George Hamilton insists he’s fully behind his staff... as deputy reveals assaults on officers are committed every three hours
Exclusive: Chief Constable admits he handed ‘dry your eyes’ Twitter row poorly while second-in-command says force is investing heavily in help for officers battling stress
Chief Constable George Hamilton has spoken exclusively to the Belfast Telegraph about the "dry your eyes" Twitter row that has rocked the PSNI - and insists he is completely committed to supporting his officers and staff.
Furious rank-and-file officers accused bosses of failing to support them after Mr Hamilton told one who complained about the pressures of the job to "dry your eyes" during a late night social media spat at the weekend.
Mr Hamilton also told the officer to "stop wallowing in self-pity" or "seek another job". He later apologised for his outburst.
The exchange has led to a wider debate about the role of police and the support provided to those who have suffered from post-traumatic stress disorder.
Writing in the Belfast Telegraph today, Mr Hamilton concedes that his use of language was inappropriate and says the debate was "poorly handled on my part".
He adds: "I am whole-heartedly committed to supporting my officers and staff. We are here to serve our community and we need people to be engaged and fit to do that."
Meanwhile, Mr Hamilton's deputy revealed there was an attack on police in Northern Ireland every three hours, but insisted that the PSNI was doing all it can to support its policemen and women.
Deputy Chief Constable Drew Harris, whose police officer father was murdered, said: "I can 100% identify with and understand the pressures that affect officers.
"The terrorist threat places additional stresses and strains on officers.
"Every year officers are having to move because of the threat to them. They are dealing in far more prevalence with instances of child abuse etc. Even just look at the number of assaults on police. We have assaults on police every three hours."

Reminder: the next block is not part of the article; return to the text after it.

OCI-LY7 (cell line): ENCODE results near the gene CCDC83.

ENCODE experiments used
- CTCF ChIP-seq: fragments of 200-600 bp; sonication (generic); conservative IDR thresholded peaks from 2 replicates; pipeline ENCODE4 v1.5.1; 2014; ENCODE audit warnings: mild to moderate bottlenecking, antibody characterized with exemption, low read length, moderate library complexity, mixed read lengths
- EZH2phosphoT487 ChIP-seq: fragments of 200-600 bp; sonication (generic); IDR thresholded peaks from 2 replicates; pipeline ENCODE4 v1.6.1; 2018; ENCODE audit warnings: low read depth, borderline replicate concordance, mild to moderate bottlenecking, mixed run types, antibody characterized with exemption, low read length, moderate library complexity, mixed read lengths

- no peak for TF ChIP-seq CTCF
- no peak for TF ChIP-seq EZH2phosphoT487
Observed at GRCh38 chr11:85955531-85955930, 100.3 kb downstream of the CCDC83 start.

In the last financial year there were 2,900 assaults on officers. The level of attacks on police in Northern Ireland is around double that of England and Wales, Mr Harris pointed out.
More than 60 of these attacks included attempted murder, assault occasioning actual bodily harm or assault occasioning grievous bodily harm.
Mr Harris said the PSNI spent £2.4m on occupational health and welfare provision each year to support officers.
"That is clinical, expert medical assistance for officers. It is bespoke to the profession we are in and is around early intervention and early identification so that should an individual avail of sick absence we can mitigate the length that might be, and more and more prevent people going sick in the first place," he said.
Mr Harris added: "We invest a lot in that and we provide a very comprehensive service. We probably provide the best service in the public sector in the UK. Other organisations come to us to look at how we provide our occupational health service."
However, he admitted that in terms of psychological help for officers suffering from PTSD and mental health problems due to the job, some were waiting 18 weeks to see a counsellor.
Mr Harris said he can identify with officers who have been affected by traumatic incidents they have had to deal with as part of the job. "I have almost 33 years of service in the police and I have seen a lot of unpleasant things and some of these things can't be unseen, and so you have to be very mindful of your own health and wellbeing," he added.
"Now we do more and more about identifying stresses and strains, making sure that there's peer support immediately available to officers and flagging up immediately an issue we think needs dealt with, like post-traumatic incident management.
"Policing is by its nature stressful and difficult at times and we have little control over what comes through our door. I have seen awful things, awful things. All of us are different and our ability to deal with things are different. That's just the reality of the human condition. I think, probably, when I look back at some of the instances which were truly dreadful I have been always able to find a way through. I would have looked for something positive in the days that followed, got support from my family and friends."
Asked why an officer felt the only way his concerns could be addressed was by tweeting a message to the Chief Constable, Mr Harris said: "There are lots of routes for an officer to raise concern. They can raise concern with their own line managers or the federation. What the police officer was identifying on Saturday night was around the ever-widening role of police.
"It is something we are acutely aware of as well. More and more we have to prioritise our work towards vulnerability, harm and risk because those are real things that are happening out on the ground."
He advised officers with concerns: "If you are feeling in a position where the organisation has abandoned you then you must speak to your supervisor. If you are not happy about doing that, speak to your fed rep. Come forward and seek assistance because there are lots of routes into that assistance."